Warwick has been awarded a Queen’s Anniversary Prize for Higher & Further Education for its research in Mathematics and Statistics and the impact and application of that research to solve global challenges. The award was announced at a ceremony at St James’ Palace in London on the evening of Thursday, 19 November 2015.
The Queen’s Anniversary Prizes are awarded every two years to universities and colleges who submit work judged to show excellence, innovation, impact and benefit for the institution itself and for people and society generally in the wider world. The Awards Council of the Royal Anniversary Trust recommend the entries judged deserving of a Prize to The Queen, on the advice of the Prime Minister.
Warwick’s Vice-Chancellor Professor Sir Nigel Thrift said:
It is particularly pleasing to be awarded this Royal prize in the year Warwick is celebrating its 50th Anniversary. The very first students to study and research at Warwick were mathematicians and in the fifty since years our mathematics and statistics research has become an intellectual powerhouse with a world-wide reputation for excellence and impact.”
Jo Johnson, Minister for Universities and Science says:
The UK is a world leader in science and research and The Queen’s Anniversary Prizes celebrate the achievements of our universities and colleges. The outstanding academics recognised with these awards bring benefits to the everyday lives of millions of people in the UK and deserve this high honour for their work.”
Mathematics and statistics research at Warwick has had impacts across government, health, the legal system and industry. Examples include modelling the spread of infectious diseases, estimating life expectancy of victims in high profile legal damages cases and modelling risk within the finance and other industries.
This is the second Royal accolade for mathematics and statistics at Warwick in recent times. In 2013 Warwick’s Mathematics Institute was awarded a Regius professorship by the Queen to mark her Diamond Jubilee. That was the first Regius professorship in mathematics to be awarded in over 300 years. Professor Martin Hairer who became that Regius Professor of Mathematics was soon after awarded the Fields Medal, the world’s most prestigious mathematics award.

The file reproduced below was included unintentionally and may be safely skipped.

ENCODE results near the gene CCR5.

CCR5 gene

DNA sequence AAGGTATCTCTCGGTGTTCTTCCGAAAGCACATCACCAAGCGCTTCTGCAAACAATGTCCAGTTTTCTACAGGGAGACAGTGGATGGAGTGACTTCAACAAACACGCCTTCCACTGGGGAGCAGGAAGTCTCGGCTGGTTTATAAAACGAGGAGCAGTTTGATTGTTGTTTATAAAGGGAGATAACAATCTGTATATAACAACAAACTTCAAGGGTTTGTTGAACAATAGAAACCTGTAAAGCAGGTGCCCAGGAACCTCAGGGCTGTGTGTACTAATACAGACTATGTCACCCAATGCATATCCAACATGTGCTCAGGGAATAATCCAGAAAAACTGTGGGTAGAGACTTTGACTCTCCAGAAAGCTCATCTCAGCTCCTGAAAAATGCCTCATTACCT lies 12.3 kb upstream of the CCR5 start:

Kieran Poynter, Chair of The Royal Anniversary Trust says:
The Prizes in this biennial round again illustrate the variety and quality of innovative work being done in our universities and colleges. They encourage our institutions to think about what they are doing in terms of practical benefit as well as intrinsic quality. The work being recognised combines a track record of outstanding achievement with the promise of future development.”
The prizes recognise a wide range of innovative work across many different disciplines including technical skills training for business and industry; advances in surgery, medicine and healthcare; innovations in construction technologies and in energy; contributions to international development goals and social issues and new developments in IT; the application of maths and statistics in society as well as work in the creative industries and the services industries.The Prizes were a direct outcome of the Royal Anniversary Trust's initiative to mark the 40th Anniversary of Her Majesty's Accession.